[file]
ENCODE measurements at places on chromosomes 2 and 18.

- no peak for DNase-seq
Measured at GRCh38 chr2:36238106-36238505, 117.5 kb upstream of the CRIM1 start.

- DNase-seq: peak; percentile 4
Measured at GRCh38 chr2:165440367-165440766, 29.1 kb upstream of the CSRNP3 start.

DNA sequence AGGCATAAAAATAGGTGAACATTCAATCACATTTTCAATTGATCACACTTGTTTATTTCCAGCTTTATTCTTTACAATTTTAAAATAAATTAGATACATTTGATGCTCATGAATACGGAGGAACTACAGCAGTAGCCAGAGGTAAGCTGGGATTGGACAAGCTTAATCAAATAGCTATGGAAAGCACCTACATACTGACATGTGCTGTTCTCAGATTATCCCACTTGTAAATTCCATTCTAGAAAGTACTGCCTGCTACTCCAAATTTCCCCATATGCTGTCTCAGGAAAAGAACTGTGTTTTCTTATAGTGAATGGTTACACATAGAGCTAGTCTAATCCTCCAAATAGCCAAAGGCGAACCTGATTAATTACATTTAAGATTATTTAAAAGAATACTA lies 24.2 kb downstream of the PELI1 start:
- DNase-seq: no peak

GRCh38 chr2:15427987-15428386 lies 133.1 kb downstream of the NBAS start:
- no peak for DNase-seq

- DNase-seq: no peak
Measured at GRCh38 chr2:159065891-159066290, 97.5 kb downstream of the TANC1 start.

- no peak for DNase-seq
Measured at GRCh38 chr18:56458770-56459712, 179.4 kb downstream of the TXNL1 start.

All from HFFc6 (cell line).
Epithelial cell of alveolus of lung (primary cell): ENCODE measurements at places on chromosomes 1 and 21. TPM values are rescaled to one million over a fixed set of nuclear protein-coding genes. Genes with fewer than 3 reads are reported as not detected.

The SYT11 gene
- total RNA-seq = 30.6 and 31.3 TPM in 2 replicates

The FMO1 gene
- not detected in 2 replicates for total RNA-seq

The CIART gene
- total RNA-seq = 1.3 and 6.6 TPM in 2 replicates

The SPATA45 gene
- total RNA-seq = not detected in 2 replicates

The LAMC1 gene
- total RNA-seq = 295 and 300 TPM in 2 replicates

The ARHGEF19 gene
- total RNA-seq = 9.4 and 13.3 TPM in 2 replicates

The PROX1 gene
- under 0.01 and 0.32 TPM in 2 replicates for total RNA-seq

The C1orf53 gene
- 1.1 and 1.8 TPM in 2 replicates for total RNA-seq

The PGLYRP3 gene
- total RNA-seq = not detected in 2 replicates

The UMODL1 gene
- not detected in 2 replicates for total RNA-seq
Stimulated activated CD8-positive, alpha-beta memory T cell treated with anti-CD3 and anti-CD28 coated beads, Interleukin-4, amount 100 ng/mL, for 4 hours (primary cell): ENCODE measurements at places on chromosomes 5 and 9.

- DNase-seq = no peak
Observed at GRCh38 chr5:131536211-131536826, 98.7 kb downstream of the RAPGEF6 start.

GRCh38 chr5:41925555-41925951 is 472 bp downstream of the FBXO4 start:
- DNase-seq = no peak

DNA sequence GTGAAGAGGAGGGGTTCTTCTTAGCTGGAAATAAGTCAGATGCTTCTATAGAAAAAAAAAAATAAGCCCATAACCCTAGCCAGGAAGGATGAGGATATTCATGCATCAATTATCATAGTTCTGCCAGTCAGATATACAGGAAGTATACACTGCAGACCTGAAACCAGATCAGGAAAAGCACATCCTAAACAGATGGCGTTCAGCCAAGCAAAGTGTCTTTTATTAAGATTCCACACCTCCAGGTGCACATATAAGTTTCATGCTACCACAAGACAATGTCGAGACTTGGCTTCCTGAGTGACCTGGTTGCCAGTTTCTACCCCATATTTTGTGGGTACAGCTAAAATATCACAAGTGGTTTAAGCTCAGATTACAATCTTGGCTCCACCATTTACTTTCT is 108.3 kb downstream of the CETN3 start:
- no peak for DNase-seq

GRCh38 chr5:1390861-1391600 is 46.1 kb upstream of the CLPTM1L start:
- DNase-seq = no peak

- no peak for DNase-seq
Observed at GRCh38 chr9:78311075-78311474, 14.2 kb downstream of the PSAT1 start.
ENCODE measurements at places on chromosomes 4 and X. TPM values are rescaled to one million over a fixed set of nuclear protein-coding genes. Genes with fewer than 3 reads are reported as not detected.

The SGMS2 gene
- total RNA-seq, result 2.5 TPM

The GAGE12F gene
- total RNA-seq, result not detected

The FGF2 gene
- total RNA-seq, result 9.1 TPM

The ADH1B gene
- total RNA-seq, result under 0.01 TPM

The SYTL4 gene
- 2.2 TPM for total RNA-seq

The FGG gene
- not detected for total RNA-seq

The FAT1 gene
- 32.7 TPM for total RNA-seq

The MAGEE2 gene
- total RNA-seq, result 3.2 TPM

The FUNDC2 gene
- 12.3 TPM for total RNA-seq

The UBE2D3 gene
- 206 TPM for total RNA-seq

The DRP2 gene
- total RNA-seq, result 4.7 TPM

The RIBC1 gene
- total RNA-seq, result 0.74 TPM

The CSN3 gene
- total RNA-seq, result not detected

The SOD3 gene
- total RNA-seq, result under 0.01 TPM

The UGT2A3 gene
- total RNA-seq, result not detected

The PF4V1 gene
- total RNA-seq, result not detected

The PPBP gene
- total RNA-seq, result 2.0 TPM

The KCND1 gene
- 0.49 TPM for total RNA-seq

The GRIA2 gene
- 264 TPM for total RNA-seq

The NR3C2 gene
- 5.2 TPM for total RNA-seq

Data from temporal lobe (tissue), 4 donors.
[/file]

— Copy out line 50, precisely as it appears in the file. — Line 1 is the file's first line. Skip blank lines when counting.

The GAGE12F gene